Saturday, December 27, 2008
Being the youngest can be tough at times; watching your older sibling do things that you yourself can not yet do. Some take this opportunity to indulge in self pity while others such as my daughter, it drives them towards excellence. A determination to achieve.
Ever since little girl realized she was tall enough to go down the water slide at the YMCA there has been a determination to learn how to swim so she could go down it. Whenever we would go to the Y she would practice and practice swimming, each time with her little booty sinking until she was merely treading water. Apparently being of healthy weight and build CAN have its disadvantages as the child has no fat to keep her buoyant.
Today started out much like the others, jumping into the big pool with the intent of practicing some more, merely biding time until she could take her swim class next month. Yet shortly into it I realized that something was different. She was kicking harder, looking stronger. I think she could feel it too. We started out short distances, pushing off the wall and swimming to me. Then gradually made those distances further and further until we realized she WAS doing it. Then we worked a bit on back stroke and the transition from front to back. A requirement for the YMCA youth swim test. Within minutes we knew she was ready. The moment had come. Very excitedly she went to the lifeguard and asked to take the swim test. With me still in the water she pushed off one end and swam and kicked. At the halfway point she rolled over with ease and made her last half doing kicking away on her back. SHE DID IT! She passed the swim test. She gave me the hugest hug and the biggest smile, then proudly walked to the life guard stand to get her name added to the book. The the bracelet around her wrist she made her way to the highly anticipated water slide where she went down three times in a row. Daddy was watching the last two times.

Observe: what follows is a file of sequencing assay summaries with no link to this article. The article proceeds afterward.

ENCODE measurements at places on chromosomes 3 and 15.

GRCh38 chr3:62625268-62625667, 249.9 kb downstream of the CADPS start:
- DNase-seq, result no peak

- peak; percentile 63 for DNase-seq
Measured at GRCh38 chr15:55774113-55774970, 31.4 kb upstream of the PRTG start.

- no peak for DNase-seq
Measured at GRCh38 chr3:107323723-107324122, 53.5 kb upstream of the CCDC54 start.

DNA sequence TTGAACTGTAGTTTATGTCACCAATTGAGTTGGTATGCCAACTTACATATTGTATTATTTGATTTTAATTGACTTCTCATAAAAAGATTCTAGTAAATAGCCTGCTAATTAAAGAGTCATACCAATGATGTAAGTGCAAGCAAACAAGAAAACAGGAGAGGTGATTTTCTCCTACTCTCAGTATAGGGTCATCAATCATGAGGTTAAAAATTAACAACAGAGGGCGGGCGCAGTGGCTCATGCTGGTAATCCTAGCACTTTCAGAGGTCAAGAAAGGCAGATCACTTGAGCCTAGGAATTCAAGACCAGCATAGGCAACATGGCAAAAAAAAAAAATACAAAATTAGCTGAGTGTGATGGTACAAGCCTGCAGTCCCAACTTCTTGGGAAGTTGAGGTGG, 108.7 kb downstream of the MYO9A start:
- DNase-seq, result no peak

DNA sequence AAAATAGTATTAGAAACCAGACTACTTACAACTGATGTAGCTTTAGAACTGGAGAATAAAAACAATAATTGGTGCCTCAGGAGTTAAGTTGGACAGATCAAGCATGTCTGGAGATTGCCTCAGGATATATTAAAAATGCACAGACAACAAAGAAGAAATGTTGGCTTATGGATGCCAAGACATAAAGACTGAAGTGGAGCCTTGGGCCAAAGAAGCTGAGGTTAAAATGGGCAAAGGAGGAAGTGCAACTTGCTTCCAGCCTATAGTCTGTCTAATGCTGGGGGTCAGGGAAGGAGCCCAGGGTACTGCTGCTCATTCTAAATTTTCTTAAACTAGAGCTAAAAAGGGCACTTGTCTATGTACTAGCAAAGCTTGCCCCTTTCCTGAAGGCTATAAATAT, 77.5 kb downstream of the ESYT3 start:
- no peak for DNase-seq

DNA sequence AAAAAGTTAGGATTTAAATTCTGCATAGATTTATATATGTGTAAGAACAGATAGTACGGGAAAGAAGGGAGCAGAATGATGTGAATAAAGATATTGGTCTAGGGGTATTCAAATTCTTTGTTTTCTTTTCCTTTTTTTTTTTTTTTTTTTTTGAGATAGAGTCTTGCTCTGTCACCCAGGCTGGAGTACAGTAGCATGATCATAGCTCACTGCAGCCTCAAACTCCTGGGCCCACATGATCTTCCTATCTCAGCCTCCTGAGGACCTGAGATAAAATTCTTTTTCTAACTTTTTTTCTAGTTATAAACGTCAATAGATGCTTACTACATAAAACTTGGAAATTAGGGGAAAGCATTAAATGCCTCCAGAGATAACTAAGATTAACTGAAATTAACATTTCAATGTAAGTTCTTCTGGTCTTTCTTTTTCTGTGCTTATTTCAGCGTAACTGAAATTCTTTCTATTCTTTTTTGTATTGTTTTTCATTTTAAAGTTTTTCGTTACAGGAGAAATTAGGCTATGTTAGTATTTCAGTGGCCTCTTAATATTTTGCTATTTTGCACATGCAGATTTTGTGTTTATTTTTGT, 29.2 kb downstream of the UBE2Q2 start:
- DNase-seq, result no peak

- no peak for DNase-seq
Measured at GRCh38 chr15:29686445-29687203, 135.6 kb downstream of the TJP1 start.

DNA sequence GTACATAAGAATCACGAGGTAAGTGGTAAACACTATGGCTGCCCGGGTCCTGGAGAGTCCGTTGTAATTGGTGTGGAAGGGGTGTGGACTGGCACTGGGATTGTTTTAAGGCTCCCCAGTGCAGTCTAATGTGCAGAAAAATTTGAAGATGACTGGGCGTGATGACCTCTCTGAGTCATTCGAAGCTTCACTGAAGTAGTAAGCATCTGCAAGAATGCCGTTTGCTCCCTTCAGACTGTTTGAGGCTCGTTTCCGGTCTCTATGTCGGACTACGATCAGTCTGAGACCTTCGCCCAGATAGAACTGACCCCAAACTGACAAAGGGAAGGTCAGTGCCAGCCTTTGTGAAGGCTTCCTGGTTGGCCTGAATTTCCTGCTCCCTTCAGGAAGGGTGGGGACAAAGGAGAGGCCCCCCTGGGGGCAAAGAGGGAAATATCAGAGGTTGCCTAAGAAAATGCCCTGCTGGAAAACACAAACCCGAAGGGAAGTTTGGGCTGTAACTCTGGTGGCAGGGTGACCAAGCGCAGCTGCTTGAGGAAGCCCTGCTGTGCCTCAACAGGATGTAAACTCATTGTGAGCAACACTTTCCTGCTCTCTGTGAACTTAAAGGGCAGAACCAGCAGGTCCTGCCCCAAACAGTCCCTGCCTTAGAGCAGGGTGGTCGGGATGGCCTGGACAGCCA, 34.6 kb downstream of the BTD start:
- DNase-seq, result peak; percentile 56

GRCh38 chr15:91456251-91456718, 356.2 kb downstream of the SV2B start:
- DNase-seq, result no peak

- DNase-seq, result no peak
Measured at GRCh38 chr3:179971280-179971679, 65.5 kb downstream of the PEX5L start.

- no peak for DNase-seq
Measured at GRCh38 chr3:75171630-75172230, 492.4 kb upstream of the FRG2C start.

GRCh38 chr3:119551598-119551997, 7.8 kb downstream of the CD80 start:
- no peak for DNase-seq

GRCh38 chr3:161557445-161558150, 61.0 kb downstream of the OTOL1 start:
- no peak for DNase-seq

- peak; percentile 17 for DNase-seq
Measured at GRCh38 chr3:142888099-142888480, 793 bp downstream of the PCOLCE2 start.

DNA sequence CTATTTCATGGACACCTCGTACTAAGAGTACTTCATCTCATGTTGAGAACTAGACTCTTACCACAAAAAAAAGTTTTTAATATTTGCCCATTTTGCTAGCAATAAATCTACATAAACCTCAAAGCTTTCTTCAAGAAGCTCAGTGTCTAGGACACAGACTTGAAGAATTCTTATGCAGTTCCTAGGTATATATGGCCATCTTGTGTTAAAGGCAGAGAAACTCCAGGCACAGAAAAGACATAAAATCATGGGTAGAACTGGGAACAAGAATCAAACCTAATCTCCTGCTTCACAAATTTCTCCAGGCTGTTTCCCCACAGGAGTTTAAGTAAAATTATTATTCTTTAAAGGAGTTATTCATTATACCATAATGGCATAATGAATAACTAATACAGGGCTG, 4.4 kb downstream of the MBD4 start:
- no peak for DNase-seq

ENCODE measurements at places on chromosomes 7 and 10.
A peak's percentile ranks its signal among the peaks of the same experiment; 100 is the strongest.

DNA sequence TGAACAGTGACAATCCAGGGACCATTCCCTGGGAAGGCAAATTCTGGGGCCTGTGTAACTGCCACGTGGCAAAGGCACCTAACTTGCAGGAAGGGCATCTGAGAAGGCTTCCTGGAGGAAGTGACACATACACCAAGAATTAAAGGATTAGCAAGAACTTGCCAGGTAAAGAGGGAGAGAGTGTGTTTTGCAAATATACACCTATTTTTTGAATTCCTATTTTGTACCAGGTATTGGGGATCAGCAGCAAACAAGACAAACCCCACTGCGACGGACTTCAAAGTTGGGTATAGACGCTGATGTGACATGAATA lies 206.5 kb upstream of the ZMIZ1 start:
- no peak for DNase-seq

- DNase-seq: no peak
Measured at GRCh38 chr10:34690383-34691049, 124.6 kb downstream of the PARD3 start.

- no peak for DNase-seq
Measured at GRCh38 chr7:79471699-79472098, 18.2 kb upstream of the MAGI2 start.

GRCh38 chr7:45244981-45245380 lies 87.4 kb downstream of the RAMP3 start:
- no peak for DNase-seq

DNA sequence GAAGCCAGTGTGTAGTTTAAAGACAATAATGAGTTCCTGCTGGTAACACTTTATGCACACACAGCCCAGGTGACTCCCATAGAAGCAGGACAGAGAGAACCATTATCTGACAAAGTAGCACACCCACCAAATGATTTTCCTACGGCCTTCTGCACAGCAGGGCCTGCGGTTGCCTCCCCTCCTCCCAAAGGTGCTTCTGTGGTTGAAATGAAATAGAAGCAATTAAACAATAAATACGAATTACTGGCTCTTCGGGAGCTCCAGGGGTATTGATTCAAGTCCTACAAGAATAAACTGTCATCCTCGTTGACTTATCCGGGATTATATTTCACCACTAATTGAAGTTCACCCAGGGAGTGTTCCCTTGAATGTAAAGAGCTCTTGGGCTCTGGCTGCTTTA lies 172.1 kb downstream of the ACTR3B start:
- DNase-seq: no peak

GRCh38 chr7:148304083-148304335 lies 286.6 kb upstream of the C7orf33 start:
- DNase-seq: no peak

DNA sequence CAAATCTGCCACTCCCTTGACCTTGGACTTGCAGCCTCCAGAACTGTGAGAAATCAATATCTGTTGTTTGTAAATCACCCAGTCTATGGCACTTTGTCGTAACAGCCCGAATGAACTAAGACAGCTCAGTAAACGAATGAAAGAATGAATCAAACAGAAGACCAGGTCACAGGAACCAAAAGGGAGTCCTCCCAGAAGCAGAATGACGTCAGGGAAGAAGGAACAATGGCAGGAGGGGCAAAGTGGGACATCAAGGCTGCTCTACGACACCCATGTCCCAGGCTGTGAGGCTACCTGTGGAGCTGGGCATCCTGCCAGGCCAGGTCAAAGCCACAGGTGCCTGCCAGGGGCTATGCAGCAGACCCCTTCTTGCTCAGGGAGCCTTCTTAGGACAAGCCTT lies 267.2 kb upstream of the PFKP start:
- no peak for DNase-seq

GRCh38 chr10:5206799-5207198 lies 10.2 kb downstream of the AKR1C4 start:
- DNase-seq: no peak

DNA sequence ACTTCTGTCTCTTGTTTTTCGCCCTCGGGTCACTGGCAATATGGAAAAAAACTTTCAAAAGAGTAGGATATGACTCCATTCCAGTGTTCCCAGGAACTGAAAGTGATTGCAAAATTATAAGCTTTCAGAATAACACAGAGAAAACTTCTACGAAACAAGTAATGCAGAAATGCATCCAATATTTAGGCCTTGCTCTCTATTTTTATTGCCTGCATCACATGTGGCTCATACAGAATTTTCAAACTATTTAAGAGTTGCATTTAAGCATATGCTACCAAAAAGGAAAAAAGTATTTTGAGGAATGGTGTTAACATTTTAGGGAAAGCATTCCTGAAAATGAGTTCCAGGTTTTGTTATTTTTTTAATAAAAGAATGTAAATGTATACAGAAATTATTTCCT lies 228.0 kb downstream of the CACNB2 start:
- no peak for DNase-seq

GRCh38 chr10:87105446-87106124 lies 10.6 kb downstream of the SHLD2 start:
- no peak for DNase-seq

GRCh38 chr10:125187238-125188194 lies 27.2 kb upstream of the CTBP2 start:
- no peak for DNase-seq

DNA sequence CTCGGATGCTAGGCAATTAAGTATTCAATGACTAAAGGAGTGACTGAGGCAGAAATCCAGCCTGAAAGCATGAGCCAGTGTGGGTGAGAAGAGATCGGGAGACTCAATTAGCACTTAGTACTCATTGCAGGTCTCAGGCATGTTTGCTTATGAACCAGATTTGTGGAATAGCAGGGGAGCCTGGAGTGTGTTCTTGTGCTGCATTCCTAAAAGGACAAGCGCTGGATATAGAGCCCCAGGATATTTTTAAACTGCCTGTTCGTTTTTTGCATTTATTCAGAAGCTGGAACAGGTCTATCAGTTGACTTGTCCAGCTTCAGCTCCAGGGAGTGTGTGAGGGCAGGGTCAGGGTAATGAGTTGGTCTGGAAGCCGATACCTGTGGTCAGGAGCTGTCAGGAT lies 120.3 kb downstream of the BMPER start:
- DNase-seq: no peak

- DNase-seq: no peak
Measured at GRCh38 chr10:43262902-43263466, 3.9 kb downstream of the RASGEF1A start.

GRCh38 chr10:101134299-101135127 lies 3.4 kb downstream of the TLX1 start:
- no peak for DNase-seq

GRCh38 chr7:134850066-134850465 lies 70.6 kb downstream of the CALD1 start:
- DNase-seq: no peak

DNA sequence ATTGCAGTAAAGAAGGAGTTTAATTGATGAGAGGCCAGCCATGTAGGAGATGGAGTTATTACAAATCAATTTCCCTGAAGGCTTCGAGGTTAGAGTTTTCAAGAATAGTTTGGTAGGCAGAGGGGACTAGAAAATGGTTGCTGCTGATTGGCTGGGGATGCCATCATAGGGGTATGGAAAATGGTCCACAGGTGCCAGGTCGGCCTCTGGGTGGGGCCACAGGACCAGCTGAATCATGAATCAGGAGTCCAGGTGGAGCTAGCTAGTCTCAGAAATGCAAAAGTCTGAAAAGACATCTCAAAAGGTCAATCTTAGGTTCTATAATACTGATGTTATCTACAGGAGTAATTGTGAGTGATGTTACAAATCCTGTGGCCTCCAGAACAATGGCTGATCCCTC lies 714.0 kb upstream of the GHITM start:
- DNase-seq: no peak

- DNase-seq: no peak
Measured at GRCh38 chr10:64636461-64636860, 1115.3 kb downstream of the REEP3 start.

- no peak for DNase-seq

Can we say SUPER EXCITED?
I know one little girl who can.
Monday, December 15, 2008
And while there I certainly did not enjoy carrying my daughter around on my shoulders. I would not even think about putting her five year old up there. No way.
I definitely did not misread an email and go to Chuck E Cheese one week earlier than planned. I would never do that because I am an excellent reader.
And I certainly did not decorate gingerbread houses in my kitchen as that would be an incredible mess.
I did not let my kids stay up until 11pm watching Super Mario 3 because everyone knows that those precious hours after 9pm are for adults only.
I did not force my husband to go to a family Christmas party. That would be just plain cruel.
I did not take the kids sledding on a Friday afternoon when other children were still in school. Not me.
No matter what they say, I did not not skip church to go shopping.
I did not laugh hysterically at my children as they danced around the living room.
I did NOT ignore the laundry for nearly a week. Everyone knows I am much to diligent of a housewife to even accuse.
And I would not listen to Mindy and post a Not Me Monday Memo...nope...never...not me! Or would I?
Thursday, December 11, 2008